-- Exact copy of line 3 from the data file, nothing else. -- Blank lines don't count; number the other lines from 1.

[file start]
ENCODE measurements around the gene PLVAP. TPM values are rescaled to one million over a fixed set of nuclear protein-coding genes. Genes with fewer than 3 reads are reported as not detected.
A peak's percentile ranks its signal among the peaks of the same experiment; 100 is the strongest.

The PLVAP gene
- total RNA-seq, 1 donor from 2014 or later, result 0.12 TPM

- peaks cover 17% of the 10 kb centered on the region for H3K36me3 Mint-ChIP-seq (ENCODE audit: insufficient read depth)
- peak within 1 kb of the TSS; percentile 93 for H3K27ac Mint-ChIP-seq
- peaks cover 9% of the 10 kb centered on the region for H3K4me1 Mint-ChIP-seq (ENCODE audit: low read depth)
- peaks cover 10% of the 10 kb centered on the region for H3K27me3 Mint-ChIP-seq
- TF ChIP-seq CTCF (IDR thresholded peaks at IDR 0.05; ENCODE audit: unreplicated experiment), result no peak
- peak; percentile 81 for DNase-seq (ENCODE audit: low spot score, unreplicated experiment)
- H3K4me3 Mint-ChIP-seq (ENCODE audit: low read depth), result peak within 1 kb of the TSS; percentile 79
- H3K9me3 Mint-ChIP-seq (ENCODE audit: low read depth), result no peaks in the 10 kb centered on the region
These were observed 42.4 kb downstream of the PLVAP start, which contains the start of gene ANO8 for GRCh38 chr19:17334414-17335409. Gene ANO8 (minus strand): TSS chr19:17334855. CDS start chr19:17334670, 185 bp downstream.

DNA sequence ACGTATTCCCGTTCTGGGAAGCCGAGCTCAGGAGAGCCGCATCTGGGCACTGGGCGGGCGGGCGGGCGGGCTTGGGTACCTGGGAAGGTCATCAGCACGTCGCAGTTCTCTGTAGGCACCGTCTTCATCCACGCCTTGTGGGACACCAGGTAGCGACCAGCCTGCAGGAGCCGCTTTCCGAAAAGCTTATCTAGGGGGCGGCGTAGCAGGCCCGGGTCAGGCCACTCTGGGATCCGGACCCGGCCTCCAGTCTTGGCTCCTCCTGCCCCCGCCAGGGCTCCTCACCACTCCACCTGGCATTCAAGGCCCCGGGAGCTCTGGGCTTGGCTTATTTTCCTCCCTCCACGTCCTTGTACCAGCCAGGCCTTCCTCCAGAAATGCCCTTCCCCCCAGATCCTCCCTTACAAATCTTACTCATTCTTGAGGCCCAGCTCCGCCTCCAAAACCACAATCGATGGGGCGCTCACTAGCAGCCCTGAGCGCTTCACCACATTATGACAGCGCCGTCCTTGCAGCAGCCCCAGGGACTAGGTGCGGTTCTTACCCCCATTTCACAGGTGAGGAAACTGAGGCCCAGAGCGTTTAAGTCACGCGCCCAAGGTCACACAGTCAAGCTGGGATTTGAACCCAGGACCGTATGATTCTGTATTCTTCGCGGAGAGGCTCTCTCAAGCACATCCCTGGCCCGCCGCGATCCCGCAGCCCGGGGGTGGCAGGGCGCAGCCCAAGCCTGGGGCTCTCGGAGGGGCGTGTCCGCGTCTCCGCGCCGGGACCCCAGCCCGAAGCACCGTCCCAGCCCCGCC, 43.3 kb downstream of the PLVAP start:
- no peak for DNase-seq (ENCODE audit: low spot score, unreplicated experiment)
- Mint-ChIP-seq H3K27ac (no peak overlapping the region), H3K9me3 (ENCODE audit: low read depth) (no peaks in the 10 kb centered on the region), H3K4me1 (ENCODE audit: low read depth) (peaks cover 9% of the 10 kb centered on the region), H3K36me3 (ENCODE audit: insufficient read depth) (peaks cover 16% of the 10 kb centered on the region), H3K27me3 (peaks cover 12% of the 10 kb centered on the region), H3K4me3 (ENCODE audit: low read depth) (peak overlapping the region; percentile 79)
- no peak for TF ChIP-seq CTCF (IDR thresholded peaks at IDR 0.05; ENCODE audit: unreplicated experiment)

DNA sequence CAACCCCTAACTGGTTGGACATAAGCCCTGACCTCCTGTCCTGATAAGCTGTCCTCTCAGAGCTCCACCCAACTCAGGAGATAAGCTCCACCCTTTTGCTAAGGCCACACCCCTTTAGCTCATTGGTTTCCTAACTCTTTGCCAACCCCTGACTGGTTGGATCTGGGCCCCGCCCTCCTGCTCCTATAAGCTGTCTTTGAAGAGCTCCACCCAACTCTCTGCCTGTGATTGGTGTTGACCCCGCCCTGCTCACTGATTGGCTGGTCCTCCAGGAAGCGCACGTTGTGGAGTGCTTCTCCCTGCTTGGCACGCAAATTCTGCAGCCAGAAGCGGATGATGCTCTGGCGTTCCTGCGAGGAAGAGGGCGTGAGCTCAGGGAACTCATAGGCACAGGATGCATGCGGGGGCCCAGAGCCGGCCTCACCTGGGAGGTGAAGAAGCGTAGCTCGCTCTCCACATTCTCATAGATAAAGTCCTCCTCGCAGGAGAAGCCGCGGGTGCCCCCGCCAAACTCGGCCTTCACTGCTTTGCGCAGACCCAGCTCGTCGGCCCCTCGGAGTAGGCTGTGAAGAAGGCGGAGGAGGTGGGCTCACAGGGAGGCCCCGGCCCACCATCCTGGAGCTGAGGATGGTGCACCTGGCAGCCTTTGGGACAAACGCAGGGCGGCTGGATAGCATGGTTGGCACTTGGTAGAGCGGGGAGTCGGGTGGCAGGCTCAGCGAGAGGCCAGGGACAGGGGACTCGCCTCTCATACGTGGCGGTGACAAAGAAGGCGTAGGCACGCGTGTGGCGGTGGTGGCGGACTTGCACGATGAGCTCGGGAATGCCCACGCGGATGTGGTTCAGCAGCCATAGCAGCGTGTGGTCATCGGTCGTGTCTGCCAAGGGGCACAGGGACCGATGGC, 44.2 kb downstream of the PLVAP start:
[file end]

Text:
The PLVAP gene